In the Matter of BRYCE Q., a Neglected Child. FRANKLIN COUNTY DEPARTMENT OF SOCIAL SERVICES, Respondent; BRANDY R., Appellant.
Calendar Date: May 1, 2017
A. Burgess, Indian Lake, for appellant.
E. LaPlant, Franklin County Department of Social Services,
Malone, for respondent.
Maxwell, Plattsburgh, attorney for the child.
Before: McCarthy, J.P., Rose, Devine, Clark and Mulvey, JJ.
MEMORANDUM AND ORDER
from an order of the Family Court of Franklin County (Main
Jr., J.), entered March 23, 2016, which, in a proceeding
pursuant to Family Ct Act article 10, denied respondent's
motion to delay a prior sentence of incarceration.
child was adjudicated to be neglected and, in February 2014,
Family Court issued a dispositional order that placed
respondent under the supervision of petitioner. The terms of
supervision required respondent to comply with various terms
and conditions that included refraining from consuming
alcohol, marihuana and other illegal or unprescribed
substances, as well as meaningfully participating in and
completing recommended mental health services.
commenced this proceeding three months later, alleging that
respondent had willfully violated the dispositional order by
consuming forbidden substances and missing appointments with
her therapist. Respondent appeared before Family Court and
admitted to willfully violating the dispositional order,
resulting in an August 2014 consent order in which she was
sentenced to 90 days in jail and directed to report to the
jail by a specified date. Family Court made clear that it
would consider delaying the report date if respondent
complied with the terms and conditions of her supervision
series of modified orders of commitment followed that
adjourned the report date but, as 2015 dawned, respondent
tested positive for various substances and was held on a
probation violation petition. Respondent was eventually found
to have violated her probation and sentenced to a term of
imprisonment, prompting Family Court to issue an order in
July 2015 directing that she begin serving the jail sentence
"immediately upon her release from [state prison]
unless" other relief was sought by motion. Respondent
moved for a further delay in the report date as her release
from prison loomed, with her attorney representing that
respondent had made productive use of her time in prison by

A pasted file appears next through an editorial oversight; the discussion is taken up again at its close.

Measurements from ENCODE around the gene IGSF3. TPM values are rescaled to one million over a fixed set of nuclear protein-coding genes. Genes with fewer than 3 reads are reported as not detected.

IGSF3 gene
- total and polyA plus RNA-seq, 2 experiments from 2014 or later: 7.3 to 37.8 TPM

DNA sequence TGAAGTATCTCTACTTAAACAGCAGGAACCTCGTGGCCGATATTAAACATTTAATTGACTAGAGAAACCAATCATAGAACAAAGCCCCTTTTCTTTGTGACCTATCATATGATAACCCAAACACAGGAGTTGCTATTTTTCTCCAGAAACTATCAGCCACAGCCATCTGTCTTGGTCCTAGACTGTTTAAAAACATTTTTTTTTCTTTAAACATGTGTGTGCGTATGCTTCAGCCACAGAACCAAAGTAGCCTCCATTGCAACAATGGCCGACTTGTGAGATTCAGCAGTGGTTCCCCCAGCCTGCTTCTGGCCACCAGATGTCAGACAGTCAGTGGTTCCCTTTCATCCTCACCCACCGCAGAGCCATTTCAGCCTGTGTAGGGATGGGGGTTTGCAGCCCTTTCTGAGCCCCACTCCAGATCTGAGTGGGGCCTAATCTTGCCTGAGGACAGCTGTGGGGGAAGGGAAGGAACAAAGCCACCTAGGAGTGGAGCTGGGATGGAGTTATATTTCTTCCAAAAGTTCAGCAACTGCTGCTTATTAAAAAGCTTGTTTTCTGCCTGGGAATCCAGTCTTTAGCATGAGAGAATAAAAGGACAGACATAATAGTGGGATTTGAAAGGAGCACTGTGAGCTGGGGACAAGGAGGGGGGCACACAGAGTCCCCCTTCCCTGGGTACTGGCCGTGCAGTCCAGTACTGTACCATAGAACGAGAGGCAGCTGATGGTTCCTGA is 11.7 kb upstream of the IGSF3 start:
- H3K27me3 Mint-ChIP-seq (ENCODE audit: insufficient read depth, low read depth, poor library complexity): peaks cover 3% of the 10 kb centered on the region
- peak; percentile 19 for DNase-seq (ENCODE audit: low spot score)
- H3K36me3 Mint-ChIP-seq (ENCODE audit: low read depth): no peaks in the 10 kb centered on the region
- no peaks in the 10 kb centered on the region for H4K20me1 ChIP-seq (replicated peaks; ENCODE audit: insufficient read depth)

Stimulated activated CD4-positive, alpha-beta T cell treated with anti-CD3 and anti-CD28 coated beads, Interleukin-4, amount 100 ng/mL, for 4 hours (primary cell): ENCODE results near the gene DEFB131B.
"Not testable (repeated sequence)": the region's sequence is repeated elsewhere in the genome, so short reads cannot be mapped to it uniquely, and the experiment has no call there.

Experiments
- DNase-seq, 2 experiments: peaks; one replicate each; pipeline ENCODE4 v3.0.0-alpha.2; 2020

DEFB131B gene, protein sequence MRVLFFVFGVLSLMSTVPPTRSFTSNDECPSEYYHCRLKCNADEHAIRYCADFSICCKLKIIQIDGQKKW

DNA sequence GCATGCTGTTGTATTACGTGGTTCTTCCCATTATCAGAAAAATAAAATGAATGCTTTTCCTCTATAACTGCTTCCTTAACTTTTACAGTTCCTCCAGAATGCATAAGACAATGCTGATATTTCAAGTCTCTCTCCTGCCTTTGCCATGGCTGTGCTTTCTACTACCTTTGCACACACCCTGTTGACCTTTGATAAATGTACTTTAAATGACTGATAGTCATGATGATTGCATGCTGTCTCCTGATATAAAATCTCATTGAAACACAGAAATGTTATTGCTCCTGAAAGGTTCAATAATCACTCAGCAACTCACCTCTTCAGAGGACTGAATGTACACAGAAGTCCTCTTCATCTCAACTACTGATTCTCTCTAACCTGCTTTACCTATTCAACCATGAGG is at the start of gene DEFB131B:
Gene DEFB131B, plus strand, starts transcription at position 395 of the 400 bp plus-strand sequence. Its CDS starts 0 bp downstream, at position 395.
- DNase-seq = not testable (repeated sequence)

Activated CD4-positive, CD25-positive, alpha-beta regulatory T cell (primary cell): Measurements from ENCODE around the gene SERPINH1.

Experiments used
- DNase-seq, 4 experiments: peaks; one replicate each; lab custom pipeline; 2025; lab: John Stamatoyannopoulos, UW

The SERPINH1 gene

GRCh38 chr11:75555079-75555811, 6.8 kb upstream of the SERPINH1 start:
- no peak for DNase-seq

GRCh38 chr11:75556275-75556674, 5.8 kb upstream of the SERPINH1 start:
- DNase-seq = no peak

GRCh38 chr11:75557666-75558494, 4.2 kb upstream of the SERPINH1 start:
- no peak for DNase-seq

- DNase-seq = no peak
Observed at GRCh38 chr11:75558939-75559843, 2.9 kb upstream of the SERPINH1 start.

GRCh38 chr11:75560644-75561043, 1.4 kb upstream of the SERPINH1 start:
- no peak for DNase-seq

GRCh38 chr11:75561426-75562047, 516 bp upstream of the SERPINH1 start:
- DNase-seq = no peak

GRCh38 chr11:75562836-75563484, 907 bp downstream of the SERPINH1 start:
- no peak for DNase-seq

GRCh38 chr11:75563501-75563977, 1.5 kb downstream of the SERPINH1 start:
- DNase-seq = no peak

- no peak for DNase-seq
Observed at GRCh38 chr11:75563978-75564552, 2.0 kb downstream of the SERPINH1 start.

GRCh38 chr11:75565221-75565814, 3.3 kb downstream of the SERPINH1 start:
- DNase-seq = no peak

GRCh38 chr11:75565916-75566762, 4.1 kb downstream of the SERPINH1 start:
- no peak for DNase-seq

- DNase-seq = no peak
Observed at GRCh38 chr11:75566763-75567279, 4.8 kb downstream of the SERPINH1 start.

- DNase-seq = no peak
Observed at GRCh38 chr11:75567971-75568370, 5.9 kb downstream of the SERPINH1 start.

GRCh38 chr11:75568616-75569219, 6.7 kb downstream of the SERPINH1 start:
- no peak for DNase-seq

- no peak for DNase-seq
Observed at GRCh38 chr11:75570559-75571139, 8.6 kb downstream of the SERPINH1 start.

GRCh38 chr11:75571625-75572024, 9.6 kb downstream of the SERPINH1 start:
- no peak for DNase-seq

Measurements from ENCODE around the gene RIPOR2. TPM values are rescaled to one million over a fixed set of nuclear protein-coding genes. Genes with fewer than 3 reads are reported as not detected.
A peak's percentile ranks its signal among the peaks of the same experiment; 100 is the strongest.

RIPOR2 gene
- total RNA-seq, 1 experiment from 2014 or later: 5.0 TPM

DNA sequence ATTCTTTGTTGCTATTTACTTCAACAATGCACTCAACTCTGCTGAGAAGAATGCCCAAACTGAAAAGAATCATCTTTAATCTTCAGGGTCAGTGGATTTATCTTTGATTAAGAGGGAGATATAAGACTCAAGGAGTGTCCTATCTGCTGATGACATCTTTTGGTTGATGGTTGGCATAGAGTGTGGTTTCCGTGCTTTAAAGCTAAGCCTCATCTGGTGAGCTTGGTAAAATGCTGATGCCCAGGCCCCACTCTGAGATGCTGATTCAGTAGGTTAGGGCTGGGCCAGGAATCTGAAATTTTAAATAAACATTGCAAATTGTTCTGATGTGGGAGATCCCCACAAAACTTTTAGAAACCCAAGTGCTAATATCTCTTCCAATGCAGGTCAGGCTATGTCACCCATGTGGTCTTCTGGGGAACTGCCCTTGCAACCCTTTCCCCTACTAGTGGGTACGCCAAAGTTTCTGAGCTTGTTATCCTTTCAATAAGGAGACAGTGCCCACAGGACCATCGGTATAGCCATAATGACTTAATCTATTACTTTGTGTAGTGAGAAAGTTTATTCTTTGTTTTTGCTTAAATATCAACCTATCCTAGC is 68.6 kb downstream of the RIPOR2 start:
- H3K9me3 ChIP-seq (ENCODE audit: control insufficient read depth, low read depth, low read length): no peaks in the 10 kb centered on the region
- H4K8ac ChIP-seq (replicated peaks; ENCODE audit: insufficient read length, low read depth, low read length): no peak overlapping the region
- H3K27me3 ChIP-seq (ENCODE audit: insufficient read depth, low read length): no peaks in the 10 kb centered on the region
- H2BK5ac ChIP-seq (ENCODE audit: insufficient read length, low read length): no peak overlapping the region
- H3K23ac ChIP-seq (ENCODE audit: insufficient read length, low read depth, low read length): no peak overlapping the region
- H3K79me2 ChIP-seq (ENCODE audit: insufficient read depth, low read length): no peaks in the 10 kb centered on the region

completing an alcohol and substance abuse treatment program
and obtaining her high school equivalency diploma. Following
an appearance on the motion, Family Court issued an order in
March 2016 deeming the jail sentence satisfied upon receipt
of proof that respondent had completed the treatment program
and obtained her diploma, as well as a copy of the terms of
her parole supervision. Respondent failed to provide the
demanded proof, and instead appeals from that order.
did not appeal from any order save that entered in March
2016, an order that did nothing beyond deeming a previously
imposed jail sentence to be satisfied if certain
documentation was provided, and her contentions
"relating to th[e] prior orders are not properly before
us" (Matter of Isaiah M. [Nicole M.], 144
A.D.3d 1450, 1452 , lv dismissed 28 N.Y.3d
1129 ; see Matter of Bonneau v Bonneau, 97
A.D.3d 917, 918 , lv denied 19 N.Y.3d 815');">19 N.Y.3d 815
). As for the March 2016 order itself, respondent did
not provide Family Court with the required proof of her high
school equivalency diploma and, notably, fails to represent
on appeal that she actually obtained one. In light of
respondent's numerous wasted opportunities to come into
compliance with the supervision imposed by the dispositional
order, as well as her inability to document her touted
progress, we perceive the March 2016 order to be
"eminently fair and reasonable" (Matter of
Duquette v Ducatte, 102 A.D.2d 904, 904 ).
McCarthy, J.P., Rose and Mulvey, JJ., concur.
Family Court did not obtain respondent's consent to the
conditions imposed upon her in the March 2016 order, and
because Family Court's practice of suspending ...